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From an online biochemistry degree to chasing a PhD

Paul Turack

Paul Turack is graduating with a degree in biochemistry from the School of Molecular Sciences.

April 20, 2020

Editor's note: This story is part of a series of profiles of notable spring 2020 graduates.

Paul Turack is graduating with a degree in biochemistry from the School of Molecular Sciences. This year he was awarded the Distinguished Biochemistry Merit Award, which is presented to a graduating senior in recognition of an outstanding academic record in a biochemistry degree. As an online student living in St. Kitts Island, Turack has done an amazing job keeping up with his studies and work. 

School of Molecular Sciences clinical assistant professor Ara Austin had this to say: “Paul is a dedicated student who overcame many obstacles to complete his degree in biochemistry at ASU. I am always impressed by Paul's ability to find a solution when all hope seems lost. For example, while living on St. Kitts Island, he managed to find one biochemist living there to gain the necessary research experience to pursue graduate school in the future. Students like Paul who have the persistence are the ones who later succeed in research, and I am excited to see what the future holds for him.”

Turack is a part of the School of Molecular Sciences online biochemistry program, the nation’s first online biochemistry program. Like many students who are pursuing their degree online, he has put in a tremendous amount of time and dedication to his studies. Although learning in a nontraditional classroom setting may come with difficulties and surprises, Turack has learned how to be a successful online student.

One challenge he faced as a rural online student was limited access to the internet. When the public libraries back home were shut down in response to COVID-19, it made it difficult for him to find adequate access to the internet to complete coursework. He ended up having to rent out a hotel room in the nearest city to be able to take his online exams. Though it was not the ideal situation for him, he figured out how to tackle the issue head on and went out of his way to make sure his work was complete. There is no doubt that this hardworking graduate will continue to thrive in his future endeavors with his great resilience and skills.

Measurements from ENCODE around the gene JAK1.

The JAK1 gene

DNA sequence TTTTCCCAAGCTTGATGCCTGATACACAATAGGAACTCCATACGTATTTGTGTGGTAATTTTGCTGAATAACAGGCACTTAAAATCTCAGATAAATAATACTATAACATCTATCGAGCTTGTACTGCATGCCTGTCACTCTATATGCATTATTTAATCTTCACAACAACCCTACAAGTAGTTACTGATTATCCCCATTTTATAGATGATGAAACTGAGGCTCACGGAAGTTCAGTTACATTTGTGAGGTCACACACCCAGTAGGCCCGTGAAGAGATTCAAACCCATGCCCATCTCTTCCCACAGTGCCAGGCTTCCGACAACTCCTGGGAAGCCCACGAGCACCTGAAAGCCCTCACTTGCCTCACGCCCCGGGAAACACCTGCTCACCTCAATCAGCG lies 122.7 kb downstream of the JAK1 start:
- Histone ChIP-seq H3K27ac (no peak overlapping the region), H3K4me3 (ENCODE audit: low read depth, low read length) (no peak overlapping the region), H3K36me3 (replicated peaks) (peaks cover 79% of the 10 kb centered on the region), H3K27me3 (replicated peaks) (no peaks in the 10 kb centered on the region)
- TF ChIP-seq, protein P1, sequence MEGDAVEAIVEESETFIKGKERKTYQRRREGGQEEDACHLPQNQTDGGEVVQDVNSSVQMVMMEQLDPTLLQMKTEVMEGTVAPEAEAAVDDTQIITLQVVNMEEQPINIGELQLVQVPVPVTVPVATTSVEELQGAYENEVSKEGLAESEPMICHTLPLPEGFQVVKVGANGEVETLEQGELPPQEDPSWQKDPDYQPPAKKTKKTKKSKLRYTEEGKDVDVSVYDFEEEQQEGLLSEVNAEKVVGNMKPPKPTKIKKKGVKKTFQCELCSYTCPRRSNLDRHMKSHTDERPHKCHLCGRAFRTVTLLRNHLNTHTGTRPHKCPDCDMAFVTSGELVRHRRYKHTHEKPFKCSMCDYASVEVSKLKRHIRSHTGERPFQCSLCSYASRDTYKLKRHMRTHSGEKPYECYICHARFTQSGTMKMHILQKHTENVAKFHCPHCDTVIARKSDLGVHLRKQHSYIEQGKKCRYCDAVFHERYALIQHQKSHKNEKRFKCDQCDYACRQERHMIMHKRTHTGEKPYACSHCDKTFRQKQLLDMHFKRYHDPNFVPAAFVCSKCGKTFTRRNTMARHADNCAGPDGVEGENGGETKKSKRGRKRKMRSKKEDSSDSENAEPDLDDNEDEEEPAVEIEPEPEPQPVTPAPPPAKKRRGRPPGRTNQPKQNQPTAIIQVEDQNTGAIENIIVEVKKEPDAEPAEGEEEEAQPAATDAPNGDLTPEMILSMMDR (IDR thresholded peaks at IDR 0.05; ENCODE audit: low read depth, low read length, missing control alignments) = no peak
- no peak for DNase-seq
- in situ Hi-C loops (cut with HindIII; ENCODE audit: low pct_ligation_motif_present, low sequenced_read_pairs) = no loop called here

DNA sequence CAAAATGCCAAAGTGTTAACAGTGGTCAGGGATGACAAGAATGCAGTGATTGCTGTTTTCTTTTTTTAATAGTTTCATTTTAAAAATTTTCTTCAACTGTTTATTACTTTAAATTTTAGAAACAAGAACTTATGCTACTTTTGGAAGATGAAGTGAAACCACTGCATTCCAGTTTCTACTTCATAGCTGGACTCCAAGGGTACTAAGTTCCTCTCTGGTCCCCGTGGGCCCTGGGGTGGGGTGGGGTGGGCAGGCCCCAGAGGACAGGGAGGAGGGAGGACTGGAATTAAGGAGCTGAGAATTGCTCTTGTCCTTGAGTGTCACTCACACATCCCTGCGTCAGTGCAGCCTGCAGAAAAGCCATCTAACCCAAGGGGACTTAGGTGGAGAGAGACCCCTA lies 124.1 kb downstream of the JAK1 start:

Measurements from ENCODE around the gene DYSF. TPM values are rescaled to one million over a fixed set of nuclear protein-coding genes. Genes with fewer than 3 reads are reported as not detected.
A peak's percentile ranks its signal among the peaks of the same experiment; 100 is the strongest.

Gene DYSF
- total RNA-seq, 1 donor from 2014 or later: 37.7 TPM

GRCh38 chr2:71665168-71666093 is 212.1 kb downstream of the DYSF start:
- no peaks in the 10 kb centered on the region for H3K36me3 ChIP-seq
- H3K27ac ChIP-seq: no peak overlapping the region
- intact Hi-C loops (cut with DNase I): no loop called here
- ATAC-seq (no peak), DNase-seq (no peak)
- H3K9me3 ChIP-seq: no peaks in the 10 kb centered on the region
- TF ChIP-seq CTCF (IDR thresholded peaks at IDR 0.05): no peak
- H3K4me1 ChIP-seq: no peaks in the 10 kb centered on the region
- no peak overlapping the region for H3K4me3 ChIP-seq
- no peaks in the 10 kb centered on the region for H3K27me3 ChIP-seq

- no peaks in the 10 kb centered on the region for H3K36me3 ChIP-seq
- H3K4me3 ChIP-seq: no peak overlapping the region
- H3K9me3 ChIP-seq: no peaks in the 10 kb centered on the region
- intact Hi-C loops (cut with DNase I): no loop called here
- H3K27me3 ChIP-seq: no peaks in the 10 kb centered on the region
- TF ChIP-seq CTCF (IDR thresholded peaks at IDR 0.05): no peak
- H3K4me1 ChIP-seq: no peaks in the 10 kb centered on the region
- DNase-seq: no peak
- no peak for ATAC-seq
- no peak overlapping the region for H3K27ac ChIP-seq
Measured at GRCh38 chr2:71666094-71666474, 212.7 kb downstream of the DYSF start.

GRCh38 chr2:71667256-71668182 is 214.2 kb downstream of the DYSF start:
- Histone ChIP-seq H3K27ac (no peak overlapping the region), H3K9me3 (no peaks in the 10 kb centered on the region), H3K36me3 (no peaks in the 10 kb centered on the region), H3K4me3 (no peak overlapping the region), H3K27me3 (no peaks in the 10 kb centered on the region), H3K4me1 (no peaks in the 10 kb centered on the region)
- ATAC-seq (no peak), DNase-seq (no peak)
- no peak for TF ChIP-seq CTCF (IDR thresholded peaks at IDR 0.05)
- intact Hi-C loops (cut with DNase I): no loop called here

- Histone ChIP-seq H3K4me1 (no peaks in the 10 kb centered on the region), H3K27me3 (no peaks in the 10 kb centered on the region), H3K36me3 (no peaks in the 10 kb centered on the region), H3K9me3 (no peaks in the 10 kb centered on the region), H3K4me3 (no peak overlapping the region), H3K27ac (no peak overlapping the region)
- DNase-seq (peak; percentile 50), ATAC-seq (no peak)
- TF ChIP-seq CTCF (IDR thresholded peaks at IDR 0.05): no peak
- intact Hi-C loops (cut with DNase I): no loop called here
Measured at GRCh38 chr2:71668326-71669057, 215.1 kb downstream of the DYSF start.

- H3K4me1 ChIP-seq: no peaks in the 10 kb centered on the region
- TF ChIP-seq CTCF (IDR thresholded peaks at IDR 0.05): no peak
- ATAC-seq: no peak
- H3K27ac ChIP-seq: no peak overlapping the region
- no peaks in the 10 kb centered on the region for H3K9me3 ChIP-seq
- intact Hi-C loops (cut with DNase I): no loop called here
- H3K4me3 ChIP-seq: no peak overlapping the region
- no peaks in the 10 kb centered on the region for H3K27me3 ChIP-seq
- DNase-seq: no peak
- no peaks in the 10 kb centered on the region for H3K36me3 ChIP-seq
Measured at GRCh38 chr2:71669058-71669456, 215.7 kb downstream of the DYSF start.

Question: Why did you choose ASU?

Answer: I chose ASU because ASU offers a fully online biochemistry program. I was able to conveniently complete my degree while living overseas.

Q: The best piece of advice you’d give to those still in school?

A: Be organized. Making lists of what I needed to do and when helped me immensely to get through school.

Q: Please share unique aspects of your college experience:

A: I am a nontraditional student. I taught philosophy and ethics courses for several years at the college level, and then I decided to radically switch fields and study biochemistry at ASU. The switch was instigated by recognition of a dearth of academic positions in the humanities, and few to no opportunities in the private sector for philosophers. Going back to college after a lengthy interim can be a challenge due to the concepts and methods one may have forgotten, but it certainly is doable!

Q: What are your plans after graduation?

A: I plan on studying biochemistry at the graduate level and am ultimately aiming at earning a PhD in biochemistry. I have an MA in history of philosophy and have already taught at the college level, but I feel like there are more opportunities for biochemists than philosophers in today's job market.

Q: Which professor taught you the most important lesson while at ASU?

A: Dr. Austin is a polymath. She was one of my organic chemistry instructors, she coached me on graduate school options, helped me to find research opportunities in ASU's labs, and lately helped me to resolve some internet access issues as a rural student previously reliant on public libraries for schoolwork. At her insistence I looked more into mobile hot spots and I honestly don't know that I'd be finishing my degree right now if it wasn't for her insight.

Written by Mariela Lozano Porras, School of Molecular Sciences communications assistant. Jenny Green contributed to the story.

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